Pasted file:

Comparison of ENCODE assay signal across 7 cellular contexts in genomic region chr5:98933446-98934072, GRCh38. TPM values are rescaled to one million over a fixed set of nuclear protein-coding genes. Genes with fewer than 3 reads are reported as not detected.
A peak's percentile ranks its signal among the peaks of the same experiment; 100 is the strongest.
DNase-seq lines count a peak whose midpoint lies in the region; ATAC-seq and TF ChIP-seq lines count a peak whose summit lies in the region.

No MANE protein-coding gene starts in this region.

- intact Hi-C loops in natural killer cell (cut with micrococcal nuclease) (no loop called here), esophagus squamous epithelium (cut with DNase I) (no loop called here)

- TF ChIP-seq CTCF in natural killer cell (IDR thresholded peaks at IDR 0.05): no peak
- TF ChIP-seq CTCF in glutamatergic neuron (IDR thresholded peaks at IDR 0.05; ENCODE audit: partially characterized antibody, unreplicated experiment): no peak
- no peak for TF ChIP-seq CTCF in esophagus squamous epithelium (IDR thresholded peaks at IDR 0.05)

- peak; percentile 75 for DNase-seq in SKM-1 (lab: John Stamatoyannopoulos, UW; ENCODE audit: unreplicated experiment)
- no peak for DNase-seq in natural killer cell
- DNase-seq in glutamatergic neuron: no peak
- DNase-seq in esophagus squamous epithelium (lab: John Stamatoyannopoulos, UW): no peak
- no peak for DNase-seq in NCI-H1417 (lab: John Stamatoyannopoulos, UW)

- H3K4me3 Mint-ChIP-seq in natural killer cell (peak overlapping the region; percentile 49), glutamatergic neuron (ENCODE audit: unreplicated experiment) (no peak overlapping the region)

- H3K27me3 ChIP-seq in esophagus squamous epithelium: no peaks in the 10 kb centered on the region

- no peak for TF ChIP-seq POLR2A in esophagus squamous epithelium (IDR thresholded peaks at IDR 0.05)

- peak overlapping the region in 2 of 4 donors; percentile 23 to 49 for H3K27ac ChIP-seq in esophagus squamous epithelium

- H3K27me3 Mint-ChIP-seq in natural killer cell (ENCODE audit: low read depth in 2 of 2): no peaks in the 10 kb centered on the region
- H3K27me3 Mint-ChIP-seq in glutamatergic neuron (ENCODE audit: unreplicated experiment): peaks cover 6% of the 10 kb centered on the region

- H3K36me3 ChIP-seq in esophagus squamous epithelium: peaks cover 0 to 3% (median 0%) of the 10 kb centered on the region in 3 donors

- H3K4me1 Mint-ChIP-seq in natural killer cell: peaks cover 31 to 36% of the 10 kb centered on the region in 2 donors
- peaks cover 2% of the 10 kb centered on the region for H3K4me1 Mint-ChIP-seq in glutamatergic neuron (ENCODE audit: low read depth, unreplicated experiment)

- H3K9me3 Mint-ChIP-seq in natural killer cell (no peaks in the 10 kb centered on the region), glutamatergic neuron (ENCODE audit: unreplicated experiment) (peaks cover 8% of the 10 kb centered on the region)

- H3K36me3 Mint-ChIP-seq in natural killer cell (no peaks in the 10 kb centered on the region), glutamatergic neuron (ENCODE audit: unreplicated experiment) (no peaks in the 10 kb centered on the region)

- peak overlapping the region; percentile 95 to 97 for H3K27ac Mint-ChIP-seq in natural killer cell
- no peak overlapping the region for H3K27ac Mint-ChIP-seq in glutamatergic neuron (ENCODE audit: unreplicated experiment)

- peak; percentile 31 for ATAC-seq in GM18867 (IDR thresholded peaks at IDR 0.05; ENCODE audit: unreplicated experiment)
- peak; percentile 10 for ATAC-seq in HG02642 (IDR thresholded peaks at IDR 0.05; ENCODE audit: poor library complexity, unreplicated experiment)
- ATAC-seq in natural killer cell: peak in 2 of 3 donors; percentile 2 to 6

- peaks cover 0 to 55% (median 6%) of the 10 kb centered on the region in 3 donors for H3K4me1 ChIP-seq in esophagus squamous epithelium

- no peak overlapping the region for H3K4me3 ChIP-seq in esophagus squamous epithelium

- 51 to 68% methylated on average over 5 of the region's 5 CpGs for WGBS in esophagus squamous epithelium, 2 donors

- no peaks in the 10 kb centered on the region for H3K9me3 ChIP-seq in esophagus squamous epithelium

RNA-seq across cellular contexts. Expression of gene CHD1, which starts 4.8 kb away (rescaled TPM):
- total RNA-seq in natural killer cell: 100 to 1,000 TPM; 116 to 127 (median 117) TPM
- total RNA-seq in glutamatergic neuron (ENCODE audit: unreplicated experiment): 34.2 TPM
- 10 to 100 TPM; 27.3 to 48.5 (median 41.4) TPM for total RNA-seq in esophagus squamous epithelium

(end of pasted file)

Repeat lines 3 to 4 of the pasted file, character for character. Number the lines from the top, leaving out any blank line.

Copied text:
DNase-seq lines count a peak whose midpoint lies in the region; ATAC-seq and TF ChIP-seq lines count a peak whose summit lies in the region.

No MANE protein-coding gene starts in this region.